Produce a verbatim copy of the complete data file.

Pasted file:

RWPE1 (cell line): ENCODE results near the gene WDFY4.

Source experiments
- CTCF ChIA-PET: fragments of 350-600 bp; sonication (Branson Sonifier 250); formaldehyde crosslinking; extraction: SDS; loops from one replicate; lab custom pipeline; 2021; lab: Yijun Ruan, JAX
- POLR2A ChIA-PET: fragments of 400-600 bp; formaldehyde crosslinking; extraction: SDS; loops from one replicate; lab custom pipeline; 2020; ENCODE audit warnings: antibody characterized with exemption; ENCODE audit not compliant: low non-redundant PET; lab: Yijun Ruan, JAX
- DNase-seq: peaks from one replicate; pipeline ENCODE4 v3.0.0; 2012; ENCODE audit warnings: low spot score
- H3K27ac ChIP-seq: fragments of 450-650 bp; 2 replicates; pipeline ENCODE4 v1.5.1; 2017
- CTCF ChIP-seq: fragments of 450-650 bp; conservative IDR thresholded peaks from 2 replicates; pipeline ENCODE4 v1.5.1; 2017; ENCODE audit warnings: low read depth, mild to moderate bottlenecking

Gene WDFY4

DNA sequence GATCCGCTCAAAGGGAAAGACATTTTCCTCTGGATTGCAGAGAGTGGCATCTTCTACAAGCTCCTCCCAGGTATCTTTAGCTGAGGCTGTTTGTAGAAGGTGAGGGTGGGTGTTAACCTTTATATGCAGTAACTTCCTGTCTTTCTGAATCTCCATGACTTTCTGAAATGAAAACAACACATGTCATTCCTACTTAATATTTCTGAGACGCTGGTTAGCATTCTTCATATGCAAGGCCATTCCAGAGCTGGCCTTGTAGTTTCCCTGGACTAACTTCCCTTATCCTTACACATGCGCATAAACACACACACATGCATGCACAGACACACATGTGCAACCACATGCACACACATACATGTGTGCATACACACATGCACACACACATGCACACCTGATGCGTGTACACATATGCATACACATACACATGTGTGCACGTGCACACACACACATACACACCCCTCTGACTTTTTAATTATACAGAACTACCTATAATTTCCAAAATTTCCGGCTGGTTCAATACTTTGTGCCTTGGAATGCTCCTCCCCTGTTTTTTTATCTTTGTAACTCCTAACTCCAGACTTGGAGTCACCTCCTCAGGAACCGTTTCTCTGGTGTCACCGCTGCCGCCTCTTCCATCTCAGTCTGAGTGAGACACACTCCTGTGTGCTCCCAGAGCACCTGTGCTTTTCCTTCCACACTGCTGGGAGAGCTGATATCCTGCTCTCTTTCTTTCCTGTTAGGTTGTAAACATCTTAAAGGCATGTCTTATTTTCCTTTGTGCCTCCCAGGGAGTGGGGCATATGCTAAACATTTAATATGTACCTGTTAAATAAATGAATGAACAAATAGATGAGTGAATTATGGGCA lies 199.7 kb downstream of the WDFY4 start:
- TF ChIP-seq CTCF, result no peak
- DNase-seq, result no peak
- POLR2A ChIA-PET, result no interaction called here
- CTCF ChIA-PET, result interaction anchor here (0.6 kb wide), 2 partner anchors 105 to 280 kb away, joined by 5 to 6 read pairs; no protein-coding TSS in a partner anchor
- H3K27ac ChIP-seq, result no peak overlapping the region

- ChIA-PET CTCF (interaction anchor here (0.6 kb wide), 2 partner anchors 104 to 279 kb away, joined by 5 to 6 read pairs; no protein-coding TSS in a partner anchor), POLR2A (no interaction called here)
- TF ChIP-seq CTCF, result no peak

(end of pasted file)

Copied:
RWPE1 (cell line): ENCODE results near the gene WDFY4.

Source experiments
- CTCF ChIA-PET: fragments of 350-600 bp; sonication (Branson Sonifier 250); formaldehyde crosslinking; extraction: SDS; loops from one replicate; lab custom pipeline; 2021; lab: Yijun Ruan, JAX
- POLR2A ChIA-PET: fragments of 400-600 bp; formaldehyde crosslinking; extraction: SDS; loops from one replicate; lab custom pipeline; 2020; ENCODE audit warnings: antibody characterized with exemption; ENCODE audit not compliant: low non-redundant PET; lab: Yijun Ruan, JAX
- DNase-seq: peaks from one replicate; pipeline ENCODE4 v3.0.0; 2012; ENCODE audit warnings: low spot score
- H3K27ac ChIP-seq: fragments of 450-650 bp; 2 replicates; pipeline ENCODE4 v1.5.1; 2017
- CTCF ChIP-seq: fragments of 450-650 bp; conservative IDR thresholded peaks from 2 replicates; pipeline ENCODE4 v1.5.1; 2017; ENCODE audit warnings: low read depth, mild to moderate bottlenecking

Gene WDFY4

DNA sequence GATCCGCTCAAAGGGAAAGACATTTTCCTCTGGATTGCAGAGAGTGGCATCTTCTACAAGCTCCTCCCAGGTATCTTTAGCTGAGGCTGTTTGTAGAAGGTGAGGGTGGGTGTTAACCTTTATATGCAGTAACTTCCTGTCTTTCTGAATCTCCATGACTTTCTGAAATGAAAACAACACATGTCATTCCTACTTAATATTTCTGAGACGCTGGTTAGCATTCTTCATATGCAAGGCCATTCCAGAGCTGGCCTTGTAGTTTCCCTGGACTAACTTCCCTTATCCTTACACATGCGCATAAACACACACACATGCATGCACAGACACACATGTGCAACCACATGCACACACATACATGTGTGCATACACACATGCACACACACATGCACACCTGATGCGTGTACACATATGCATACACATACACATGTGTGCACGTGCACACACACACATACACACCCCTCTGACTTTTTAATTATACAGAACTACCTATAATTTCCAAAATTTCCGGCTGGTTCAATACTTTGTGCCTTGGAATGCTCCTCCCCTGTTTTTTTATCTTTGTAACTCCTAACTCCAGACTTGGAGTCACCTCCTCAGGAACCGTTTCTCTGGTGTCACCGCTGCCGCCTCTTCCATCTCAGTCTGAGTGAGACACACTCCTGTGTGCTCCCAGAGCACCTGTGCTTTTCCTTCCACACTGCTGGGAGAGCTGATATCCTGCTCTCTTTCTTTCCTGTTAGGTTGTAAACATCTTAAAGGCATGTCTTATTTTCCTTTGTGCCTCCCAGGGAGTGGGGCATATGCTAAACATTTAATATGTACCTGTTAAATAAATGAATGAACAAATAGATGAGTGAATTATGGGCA lies 199.7 kb downstream of the WDFY4 start:
- TF ChIP-seq CTCF, result no peak
- DNase-seq, result no peak
- POLR2A ChIA-PET, result no interaction called here
- CTCF ChIA-PET, result interaction anchor here (0.6 kb wide), 2 partner anchors 105 to 280 kb away, joined by 5 to 6 read pairs; no protein-coding TSS in a partner anchor
- H3K27ac ChIP-seq, result no peak overlapping the region

- ChIA-PET CTCF (interaction anchor here (0.6 kb wide), 2 partner anchors 104 to 279 kb away, joined by 5 to 6 read pairs; no protein-coding TSS in a partner anchor), POLR2A (no interaction called here)
- TF ChIP-seq CTCF, result no peak